However, the largest effects of recessions may surface in 10 to 20 years’ time, when children born and reared during the recession mature into young adults. Recessions can intensify a host of risk factors associated with drug use (i.e. parental divorce and unemployment, disruption to education). There is also a growing body of evidence that adverse childhood experiences are a risk factor for various physical and mental health issues, including an increased likelihood of problematic and habitual drug use.

We may see an increase in children who experience adverse childhood experiences as a result of the recession, including more inconsistent and erratic care from parents with worsening mental health issues, emotional abuse and physical and/or sexual assault and/or witnessing more domestic abuse. Even outside of these extremes, many children will (and already have due to Covid-19) also experience a more subtle form of consistent stress. 

This comes from missing their usual, safe routines (school and friends), while experiencing a form of unintentional emotional absence from parents who are themselves fraught with worries about sickness, poverty and the stress that comes from being ‘locked-down’ into their homes without their usual social resources to keep them well. Experiencing prolonged periods of toxic stress, especially during critical periods of development such as childhood, can hinder otherwise healthy development and leave children vulnerable to a whole host of social, emotional and physical problems later in life. 

Social and mental health services for families and youths will need additional funding, not less, to ensure traumas do not manifest in harmful drug use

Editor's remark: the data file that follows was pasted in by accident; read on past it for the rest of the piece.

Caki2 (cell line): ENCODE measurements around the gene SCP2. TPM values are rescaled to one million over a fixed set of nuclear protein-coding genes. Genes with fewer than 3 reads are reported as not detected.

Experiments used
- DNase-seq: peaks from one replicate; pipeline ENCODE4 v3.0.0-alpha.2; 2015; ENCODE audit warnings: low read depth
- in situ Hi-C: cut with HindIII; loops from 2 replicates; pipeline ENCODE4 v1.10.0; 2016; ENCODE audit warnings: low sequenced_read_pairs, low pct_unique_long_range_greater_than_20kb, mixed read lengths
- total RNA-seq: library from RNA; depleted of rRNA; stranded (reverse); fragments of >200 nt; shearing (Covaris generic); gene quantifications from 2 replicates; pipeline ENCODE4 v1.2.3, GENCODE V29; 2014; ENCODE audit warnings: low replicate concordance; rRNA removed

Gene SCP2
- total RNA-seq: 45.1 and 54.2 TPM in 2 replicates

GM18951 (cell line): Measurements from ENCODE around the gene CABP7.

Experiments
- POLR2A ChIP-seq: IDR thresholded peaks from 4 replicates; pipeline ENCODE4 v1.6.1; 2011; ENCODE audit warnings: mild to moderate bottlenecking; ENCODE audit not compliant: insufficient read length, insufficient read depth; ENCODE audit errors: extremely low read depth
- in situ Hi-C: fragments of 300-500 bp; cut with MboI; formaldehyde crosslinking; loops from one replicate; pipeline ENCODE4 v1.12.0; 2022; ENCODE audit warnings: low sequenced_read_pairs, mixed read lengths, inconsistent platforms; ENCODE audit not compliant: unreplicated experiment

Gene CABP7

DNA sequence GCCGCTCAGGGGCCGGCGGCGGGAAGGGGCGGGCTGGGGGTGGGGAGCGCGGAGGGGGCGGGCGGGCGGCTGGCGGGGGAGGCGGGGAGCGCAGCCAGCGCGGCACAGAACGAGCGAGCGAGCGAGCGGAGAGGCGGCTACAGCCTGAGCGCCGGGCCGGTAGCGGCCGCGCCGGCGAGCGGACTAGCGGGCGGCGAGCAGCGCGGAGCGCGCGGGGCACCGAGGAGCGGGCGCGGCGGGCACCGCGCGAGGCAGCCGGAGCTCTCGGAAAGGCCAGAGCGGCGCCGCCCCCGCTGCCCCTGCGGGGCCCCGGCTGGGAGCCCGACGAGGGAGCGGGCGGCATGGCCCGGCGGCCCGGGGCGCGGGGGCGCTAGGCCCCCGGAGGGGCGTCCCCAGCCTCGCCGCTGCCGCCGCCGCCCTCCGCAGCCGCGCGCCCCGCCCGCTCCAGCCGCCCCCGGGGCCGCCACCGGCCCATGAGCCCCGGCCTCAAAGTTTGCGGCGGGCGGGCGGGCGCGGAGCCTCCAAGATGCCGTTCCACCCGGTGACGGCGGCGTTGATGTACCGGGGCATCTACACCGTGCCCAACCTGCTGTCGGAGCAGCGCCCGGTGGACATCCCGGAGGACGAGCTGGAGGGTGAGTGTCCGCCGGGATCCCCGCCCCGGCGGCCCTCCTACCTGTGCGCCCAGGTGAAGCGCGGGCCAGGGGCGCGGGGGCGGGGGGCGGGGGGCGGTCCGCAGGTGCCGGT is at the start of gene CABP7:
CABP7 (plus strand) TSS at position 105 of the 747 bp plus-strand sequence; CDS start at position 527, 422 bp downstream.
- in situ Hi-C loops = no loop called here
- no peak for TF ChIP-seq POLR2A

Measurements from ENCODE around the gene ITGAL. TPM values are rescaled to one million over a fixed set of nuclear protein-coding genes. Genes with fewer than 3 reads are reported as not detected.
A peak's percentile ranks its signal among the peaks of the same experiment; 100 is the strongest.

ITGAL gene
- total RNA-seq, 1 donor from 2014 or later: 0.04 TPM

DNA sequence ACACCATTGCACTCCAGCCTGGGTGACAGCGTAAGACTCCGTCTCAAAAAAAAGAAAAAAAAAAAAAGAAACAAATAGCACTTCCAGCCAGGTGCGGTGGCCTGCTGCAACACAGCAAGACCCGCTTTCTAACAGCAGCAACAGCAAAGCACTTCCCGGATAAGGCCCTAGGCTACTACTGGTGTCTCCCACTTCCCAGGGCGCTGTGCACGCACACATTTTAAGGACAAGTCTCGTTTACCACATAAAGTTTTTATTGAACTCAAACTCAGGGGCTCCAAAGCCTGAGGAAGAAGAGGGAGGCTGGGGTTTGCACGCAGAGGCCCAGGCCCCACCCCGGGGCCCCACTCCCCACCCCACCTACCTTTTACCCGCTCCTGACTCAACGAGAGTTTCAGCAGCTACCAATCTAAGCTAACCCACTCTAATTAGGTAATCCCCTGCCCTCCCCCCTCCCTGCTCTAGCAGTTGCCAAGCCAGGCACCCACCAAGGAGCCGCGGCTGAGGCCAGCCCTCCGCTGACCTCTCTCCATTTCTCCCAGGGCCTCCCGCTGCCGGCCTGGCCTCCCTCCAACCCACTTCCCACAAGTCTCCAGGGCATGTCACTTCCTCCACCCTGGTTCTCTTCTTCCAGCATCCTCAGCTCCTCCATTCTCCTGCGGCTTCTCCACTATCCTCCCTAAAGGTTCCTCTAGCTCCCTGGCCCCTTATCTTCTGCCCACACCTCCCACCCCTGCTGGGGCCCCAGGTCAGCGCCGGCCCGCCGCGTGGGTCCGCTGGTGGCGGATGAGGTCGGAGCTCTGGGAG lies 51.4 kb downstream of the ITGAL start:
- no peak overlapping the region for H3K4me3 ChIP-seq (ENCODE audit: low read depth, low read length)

Austerity once again?

Ireland cannot enter into another round of austerity measures if we experience another recession. Covid-19 has been traumatic enough for many children and adults that the recession will add to an already stressful environment. Social and mental health services for families and youths will need additional funding, not less, to ensure these traumas do not manifest in harmful drug use. Of course, ensuring that parents have affordable housing and meaningful jobs will go some way to preventing the need for such services later in the child’s life.

Ireland’s drug treatment services are under resourced as it is, so the state needs to invest in drug addiction services, not cut back as they did with the last round of austerity measures. Drug treatment requires more than counselling, and the transition from addiction requires access to education, employment and housing. The Government cannot again use austerity as an excuse for cutting the state back further, and allow the further widening of the gap between the richest and the poorest. Mitigating some of the long-term impact of the forthcoming recession will depend on a stronger central state with welfare at its core, not austerity.

Dr James Windle is a lecturer in Criminology and Director of the BA Criminology Degree at UCCDr Sinéad Drew is a Senior Clinical Psychologist at CAMHS (Child & Adolescent Mental Health Service) at the HSEJames Leonard is a Youth Support Officer with the Cork Education and Training Board and is a Masters in Criminology at UCC.

The views expressed here are those of the author and do not represent or reflect the views of RTÉ